This is not the first article to catalog the civil right to counsel across the United States. Laura K. Abel and Max Rettig first did so in their seminal 2006 comprehensive survey, also published in Clearinghouse.10 Now, more than a decade later and with the benefit of the existing research, we revisit where the United States stands on the civil right to counsel.

Trends Across States

While civil rights to counsel vary widely among the states, some civil legal matters have seen widespread progress in securing a right to counsel. Overall, states are particularly receptive to granting a right to counsel in familial matters, especially where a parent runs the risk of losing custody of a child. With the exception of Indiana, which provides a discretionary right, all states require a right to counsel for those defendants facing involuntary civil commitment. Similarly all states but Mississippi give allegedly incapacitated persons at least a discretionary right to counsel in petitions for guardianship or conservatorship.

While certain states provide their citizens with a much more accessible path to the courthouse, as a whole, the United States ranks low among developed countries in its accessibility to its civil justice system. Each year the World Justice Project publishes a report measuring how people across the world experience the rule of law in practice. One primary factor on which all countries are scored and ranked is civil justice, which “measures [among other factors] whether civil justice systems are accessible and affordable.”11 The United States ranks 28th worldwide in civil justice.12 In terms of accessibility and affordability specifically, the United States is far below the average for both high-income countries and countries that are part of the European Union, European Free Trade Association, or North America.13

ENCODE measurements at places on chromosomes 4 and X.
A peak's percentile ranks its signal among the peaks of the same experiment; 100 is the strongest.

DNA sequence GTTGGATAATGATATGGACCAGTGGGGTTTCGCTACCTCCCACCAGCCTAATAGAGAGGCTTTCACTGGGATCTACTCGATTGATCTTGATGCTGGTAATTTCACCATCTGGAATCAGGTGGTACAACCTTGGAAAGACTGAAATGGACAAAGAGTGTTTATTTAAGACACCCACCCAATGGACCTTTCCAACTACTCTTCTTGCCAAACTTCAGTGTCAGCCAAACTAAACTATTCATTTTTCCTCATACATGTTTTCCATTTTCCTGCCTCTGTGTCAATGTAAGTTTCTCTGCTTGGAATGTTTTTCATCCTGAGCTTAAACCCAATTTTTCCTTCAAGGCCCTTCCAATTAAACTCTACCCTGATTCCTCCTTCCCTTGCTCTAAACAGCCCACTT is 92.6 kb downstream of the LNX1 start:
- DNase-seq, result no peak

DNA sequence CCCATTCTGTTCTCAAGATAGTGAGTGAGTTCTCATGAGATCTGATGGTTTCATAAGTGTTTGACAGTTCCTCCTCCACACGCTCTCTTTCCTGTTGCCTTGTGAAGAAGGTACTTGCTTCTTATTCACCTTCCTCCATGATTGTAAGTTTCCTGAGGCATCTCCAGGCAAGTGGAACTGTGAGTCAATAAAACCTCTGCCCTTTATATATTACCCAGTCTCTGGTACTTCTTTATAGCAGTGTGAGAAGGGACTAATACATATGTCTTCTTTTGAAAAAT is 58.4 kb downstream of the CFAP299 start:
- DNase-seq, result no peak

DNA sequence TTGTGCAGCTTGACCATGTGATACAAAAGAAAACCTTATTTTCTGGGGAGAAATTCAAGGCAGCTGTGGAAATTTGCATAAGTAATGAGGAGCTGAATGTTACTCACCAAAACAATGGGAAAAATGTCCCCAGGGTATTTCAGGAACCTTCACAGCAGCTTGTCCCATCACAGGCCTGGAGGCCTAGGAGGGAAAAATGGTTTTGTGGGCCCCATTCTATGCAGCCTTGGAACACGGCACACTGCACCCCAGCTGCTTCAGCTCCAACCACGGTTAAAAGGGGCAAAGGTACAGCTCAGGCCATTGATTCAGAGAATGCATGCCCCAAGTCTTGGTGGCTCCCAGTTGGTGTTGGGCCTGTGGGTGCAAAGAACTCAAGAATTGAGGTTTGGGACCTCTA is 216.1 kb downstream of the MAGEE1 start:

States are particularly receptive to granting a right to counsel in familial matters, especially where a parent runs the risk of losing custody of a child.

 

A Big Gap: Immigrant Representation

If the United States is to improve its access to justice, it must look to make substantial changes in the areas with the least amount of growth. One group in particular has severely limited access to justice: immigrants in immigration proceedings.

Immigrants in the United States have no federal right to appointed counsel in immigration court. While immigrants do have the right to counsel of their own choice at their own expense, a majority of immigrants in removal proceedings are not represented by an attorney.14 A nationwide study of more than 1.2 million deportation cases decided between 2007 and 2012 estimated that only 37 percent of all immigrants, and a mere 14 percent of detained immigrants, were represented by an attorney.15 Moreover, only 2 percent of these immigrants facing removal proceedings secured pro bono representation from law firms, nonprofit organizations, or law school clinics.

Recent studies confirm that immigrants lack access to legal representation. A study analyzing 110,131 cases in California immigration courts between 2012 and 2015 found that only approximately 32 percent of immigrant detainees were represented by an attorney.16 Similarly a study reviewing cases before Washington, D.C., metropolitan area immigration courts found that only 29 percent of detained immigrants in Arlington and 19 percent of detained immigrants in Baltimore were represented by an attorney.17 A study of removal proceedings in New Jersey immigration courts in 2013 and 2014 estimated that only one-third of the detained immigrants had attorney representation.18